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Common Name:

Pinyon Pine

Scientific Name:

Pinus cembroides

Family Name:

Pinaceae

Description:

A highly variable species or group of four or five species of pines native to the western and southwestern USA, including the mountains of west Texas. While variable in form the habit is often oval to tear-drop shaped in youth spreading more with age. Most subtaxa are relatively slow growing with medium green to blue-green needles. Most are tolerant of cold, heat, drought, and limestone soils once established.

Plant Habit or Use:

Shrub, large shrub, upright conifer, tree, small tree, medium tree

Exposure:

sun

Flower Color:

Not ornamental

Blooming Period:

Spring

Fruit Characteristics:

Woody cone

Height:

highly variable, 20 ft to 30 ft, sometimes to 70 ft

Width:

10 ft to 20 ft

Earth–Kind® Index:

  • Heat Tolerance: Non-Defined Heat Tolerance
  • Water Requirements: Non-Defined Water Use
  • Soil Requirements: Non-Defined Soil Requirements
  • Pest Tolerance: Non-Defined Pest Resistance
  • Fertility Requirements: Non-Defined Fertility Requirements
Explanation of the Earth–Kind® Index breakdown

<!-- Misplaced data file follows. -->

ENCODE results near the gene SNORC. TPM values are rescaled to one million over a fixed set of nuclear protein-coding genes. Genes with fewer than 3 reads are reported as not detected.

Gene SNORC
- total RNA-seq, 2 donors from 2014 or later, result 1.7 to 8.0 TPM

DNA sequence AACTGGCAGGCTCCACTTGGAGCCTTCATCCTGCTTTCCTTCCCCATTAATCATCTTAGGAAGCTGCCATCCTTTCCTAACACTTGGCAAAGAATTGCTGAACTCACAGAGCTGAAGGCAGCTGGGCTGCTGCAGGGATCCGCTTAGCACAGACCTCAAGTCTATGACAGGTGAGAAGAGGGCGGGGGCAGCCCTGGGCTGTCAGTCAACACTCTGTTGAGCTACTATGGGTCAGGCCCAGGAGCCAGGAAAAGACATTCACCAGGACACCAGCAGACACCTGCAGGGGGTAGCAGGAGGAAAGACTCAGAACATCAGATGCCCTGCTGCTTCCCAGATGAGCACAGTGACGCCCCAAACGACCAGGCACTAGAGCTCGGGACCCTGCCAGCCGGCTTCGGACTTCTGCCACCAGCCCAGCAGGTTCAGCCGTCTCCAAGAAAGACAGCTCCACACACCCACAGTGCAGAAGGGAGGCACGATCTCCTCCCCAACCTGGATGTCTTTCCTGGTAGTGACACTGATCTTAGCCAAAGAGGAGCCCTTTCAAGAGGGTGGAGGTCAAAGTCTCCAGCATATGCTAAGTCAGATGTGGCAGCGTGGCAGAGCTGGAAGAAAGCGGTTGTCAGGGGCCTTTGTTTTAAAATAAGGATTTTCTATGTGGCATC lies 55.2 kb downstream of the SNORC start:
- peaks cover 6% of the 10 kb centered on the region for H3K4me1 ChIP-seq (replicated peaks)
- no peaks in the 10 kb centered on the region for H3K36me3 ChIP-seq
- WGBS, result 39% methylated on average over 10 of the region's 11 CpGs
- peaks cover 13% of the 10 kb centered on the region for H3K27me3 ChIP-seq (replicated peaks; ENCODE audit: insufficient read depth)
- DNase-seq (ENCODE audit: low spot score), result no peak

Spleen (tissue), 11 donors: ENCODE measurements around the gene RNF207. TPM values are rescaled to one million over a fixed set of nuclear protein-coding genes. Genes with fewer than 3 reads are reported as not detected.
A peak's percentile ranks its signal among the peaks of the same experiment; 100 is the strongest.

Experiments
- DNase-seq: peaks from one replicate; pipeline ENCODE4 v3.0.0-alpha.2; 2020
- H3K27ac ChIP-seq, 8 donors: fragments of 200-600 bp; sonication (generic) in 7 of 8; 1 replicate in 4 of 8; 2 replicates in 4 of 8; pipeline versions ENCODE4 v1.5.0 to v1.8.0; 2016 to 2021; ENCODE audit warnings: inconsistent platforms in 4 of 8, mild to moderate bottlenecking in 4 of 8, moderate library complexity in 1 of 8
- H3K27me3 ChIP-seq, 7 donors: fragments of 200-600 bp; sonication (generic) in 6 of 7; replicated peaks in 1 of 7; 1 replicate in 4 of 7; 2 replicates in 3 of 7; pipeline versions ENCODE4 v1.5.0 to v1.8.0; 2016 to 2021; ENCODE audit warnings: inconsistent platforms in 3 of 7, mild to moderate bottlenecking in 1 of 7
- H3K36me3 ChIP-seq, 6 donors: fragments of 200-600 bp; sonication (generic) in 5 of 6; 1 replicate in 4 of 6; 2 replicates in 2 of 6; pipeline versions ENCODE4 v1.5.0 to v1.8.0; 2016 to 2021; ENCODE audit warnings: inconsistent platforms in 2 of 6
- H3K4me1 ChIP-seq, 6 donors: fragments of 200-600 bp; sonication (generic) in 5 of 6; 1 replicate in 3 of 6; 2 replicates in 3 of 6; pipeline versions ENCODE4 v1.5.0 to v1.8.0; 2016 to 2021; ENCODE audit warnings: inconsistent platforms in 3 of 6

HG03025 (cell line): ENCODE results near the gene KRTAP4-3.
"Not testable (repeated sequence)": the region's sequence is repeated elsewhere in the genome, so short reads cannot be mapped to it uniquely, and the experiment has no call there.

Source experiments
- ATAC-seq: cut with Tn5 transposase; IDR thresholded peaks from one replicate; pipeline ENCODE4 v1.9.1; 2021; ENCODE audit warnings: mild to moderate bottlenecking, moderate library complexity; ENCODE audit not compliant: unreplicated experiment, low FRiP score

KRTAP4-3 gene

Firewise Index

7.00
Explanation of the Firewise Index numerical value

USDA Hardiness Zones:

5, 6, 7, 8

Regions that intersect these hardiness zones:
Region A - Panhandle and High Plains Region B - North and Central Texas Region C - Northeast and East Texas Region D - West Texas Region E - Upper Rio Grande Region F - Hill Country and Central Coast Region G - Southeast Texas
Click image for enlarged map of USDA Hardiness Zones

Additional Comments:

Well adapted plants that are underutilized in much of the northern two-thirds of Texas. Barriers to clonal production have limited popularity of the various subtaxa. Best to use locally or regionally adapted provenances.
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A Special Note about Cool Season Annuals

Cool season annuals typically are planted in the fall or early winter and flower in early spring under moderate temperatures. This group of plant materials includes: pansies, snapdragons, violas, dianthus, flowering cabbage/kale, etc. Because cool season annuals flower in the spring when conditions are mild, most have limited heat tolerance.

As a result cool season annuals do not receive a high Earth–Kind® index despite their outstanding landscape qualities.